Mexico, Politics


Tell me your heroes, and I will tell you who you are.

The president of Mexico, Andrés Manuel López Obrador, has never hidden his dangerous sympathy for the Cuban dictatorship. Far from it, he defends it at every turn. His visit to Havana last weekend – and the two visits Cuban dictator Miguel Díaz-Canel made recently to Mexico – are evidence of the close, odd and worrying relationship between a democratically elected president and the tyrant on the island.

López Obrador’s generation – he was born in 1953 – grew up amid the enthusiasm and enormous influence of the Cuban revolution on Latin America. When he was a teenager, Fidel Castro had already imposed himself as the lone leader of an increasingly authoritarian and repressive regime. But because the Cuban rebels had toppled the brutal dictatorship of Fulgencio Batista, the idea of a similar revolution in Mexico remained attractive and had support. Until the year 2000, Mexico lived 71 years of authoritarian rule and one-party dictatorship.

Yet many – Mario Vargas Llosa, Octavio Paz and Carlos Fuentes, just to name a few – quickly became disenchanted with the Cuban revolution and its abuses. Not AMLO. Today, together with Venezuela and Nicaragua, Cuba is one one of the most repressive dictatorships on the continent. In 63 years in power, it has seen only three rulers: Fidel and Raul Castro and Díaz-Canel. There is no hint of democracy on the island, where political parties are banned. There’s no free press, and anti-government protesters are punished with lengthy prison terms.. Hundreds of artists and dissidents who joined street protests last summer to the sound of the song Patria y Vida remain jailed. And the song, incredibly, remains banned on the island. That is the level of repression.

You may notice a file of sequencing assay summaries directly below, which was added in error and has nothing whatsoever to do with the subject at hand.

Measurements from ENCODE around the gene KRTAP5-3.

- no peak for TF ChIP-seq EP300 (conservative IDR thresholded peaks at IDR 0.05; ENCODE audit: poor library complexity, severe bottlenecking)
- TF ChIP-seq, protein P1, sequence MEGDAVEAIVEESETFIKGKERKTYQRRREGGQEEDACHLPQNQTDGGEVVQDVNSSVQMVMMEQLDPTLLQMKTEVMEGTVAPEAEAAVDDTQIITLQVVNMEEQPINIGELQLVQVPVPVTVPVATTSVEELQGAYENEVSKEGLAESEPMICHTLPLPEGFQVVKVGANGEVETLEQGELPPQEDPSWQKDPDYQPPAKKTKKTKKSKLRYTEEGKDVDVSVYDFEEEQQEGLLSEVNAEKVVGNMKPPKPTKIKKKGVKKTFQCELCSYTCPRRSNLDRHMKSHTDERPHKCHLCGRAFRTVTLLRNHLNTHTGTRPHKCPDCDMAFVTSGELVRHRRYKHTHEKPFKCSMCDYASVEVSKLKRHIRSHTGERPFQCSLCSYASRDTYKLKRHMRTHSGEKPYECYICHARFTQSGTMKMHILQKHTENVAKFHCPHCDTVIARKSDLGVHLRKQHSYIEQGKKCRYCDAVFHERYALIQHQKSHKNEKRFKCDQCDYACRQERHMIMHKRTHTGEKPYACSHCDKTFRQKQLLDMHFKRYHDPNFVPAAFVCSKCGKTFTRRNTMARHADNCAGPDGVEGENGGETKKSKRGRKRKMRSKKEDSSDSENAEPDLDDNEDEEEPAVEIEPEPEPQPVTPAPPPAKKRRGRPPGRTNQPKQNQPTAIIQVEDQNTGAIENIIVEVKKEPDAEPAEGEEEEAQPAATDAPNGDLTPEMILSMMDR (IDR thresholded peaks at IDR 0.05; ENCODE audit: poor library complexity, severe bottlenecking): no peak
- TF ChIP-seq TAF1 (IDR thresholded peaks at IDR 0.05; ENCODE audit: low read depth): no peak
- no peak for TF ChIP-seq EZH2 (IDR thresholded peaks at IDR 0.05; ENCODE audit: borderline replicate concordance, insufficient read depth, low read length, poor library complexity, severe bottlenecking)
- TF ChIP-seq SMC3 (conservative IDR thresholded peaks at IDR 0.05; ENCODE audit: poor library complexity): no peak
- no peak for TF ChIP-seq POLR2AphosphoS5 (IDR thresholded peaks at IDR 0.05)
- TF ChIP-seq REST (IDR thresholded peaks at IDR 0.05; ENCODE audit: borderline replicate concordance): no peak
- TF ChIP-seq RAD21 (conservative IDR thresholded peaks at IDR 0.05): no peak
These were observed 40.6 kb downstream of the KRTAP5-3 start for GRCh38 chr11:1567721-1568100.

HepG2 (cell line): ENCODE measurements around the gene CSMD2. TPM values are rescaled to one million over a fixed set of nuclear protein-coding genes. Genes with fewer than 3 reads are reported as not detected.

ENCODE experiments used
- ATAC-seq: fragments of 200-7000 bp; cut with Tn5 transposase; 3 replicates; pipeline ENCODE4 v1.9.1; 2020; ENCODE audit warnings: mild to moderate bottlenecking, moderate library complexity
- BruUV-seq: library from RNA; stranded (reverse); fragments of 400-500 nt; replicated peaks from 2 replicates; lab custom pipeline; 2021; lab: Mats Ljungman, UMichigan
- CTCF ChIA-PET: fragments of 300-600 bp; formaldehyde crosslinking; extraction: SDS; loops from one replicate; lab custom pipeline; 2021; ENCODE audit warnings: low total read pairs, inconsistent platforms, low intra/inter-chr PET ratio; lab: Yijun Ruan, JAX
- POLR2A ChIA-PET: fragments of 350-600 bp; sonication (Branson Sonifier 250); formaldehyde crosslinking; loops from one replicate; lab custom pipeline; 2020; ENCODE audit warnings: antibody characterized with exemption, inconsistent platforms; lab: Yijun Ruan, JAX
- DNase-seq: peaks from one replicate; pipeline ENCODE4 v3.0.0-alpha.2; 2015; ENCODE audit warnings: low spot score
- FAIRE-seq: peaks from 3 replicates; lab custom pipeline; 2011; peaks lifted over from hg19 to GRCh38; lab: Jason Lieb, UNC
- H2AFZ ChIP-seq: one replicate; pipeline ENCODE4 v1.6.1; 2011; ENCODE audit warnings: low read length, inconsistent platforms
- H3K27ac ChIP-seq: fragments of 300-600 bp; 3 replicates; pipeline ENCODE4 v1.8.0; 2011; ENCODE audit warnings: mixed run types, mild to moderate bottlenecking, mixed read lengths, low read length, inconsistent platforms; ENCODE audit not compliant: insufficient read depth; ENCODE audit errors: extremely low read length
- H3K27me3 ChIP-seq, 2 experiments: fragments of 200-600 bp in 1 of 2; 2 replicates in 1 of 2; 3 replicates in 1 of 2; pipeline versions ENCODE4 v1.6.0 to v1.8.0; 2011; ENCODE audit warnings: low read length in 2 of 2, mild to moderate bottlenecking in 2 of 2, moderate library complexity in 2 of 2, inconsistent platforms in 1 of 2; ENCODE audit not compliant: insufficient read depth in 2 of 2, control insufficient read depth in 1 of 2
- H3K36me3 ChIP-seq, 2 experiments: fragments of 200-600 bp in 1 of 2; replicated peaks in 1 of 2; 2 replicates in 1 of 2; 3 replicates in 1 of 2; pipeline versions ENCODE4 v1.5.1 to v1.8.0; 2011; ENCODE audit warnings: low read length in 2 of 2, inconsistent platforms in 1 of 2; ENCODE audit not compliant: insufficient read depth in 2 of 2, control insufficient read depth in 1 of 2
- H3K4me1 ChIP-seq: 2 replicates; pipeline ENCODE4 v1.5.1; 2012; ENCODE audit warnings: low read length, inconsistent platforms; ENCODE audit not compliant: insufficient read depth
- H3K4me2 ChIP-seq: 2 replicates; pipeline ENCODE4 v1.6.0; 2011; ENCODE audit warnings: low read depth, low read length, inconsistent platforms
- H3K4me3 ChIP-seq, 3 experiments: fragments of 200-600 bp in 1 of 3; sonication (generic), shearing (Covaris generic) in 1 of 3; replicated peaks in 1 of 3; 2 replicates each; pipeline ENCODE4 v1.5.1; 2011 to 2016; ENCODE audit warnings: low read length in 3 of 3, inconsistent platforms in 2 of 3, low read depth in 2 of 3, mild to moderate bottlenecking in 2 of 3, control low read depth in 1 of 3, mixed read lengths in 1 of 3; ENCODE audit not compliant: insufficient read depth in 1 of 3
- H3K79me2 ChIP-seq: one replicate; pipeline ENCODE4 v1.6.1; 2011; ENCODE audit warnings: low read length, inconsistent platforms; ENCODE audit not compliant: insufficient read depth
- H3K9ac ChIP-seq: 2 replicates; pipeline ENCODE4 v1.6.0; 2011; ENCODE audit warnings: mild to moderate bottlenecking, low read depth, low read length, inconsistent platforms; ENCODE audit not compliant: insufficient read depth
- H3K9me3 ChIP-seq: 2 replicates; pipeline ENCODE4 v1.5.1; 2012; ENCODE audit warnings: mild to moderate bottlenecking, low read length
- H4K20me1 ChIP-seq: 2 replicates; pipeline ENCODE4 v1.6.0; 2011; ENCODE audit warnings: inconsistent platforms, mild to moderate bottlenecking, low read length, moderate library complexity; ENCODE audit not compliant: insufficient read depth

Cuba is a dictatorship.
Cuba is a dictatorship.
Cuba is a dictatorship.

But no matter how many times we say that, López Obrador continues to defend it. And to admire it.

In a 2017 interview, López Obrador told me that “Jesus and Ernesto Ché Guevara, that’s who I admire. Ché is, I believe, an exemplary revolutionary.” I interrupted him immediately and told him Ché also had “carried out many executions.” He responded that Ché “does face that criticism, but was a man who gave his life for his ideals, for what he believed.”

One thing is to admire the Cuban revolution when you’re young, in the 1960s or 70s, and a very different other is to continue to do so in the 21st Century, when there’s solid documentation of its human rights violations, its torture and executions of opponents and total absence of democracy. But that is precisely the regime AMLO refuses to criticize.

In that same interview (before Díaz-Canel was appointed as first secretary of the Cuban Communist Party) I asked López Obrador if Raúl Castro could be called a dictator. “I would not call anyone that,” he told me. I insisted. “It’s been a dictatorship since 1959,” I told him. Raúl Castro was hand-picked by Fidel in 2008. “You complained about hand-picking (presidential successors) in Mexico. Why don’t you complain about hand-picking in Cuba?”

This was his answer: “Such phobias. Such phobias … You are in your role as journalist. You have the right to ask me all those things. And I have the right not to get hung up on those things … I am not going there. I am respectful.”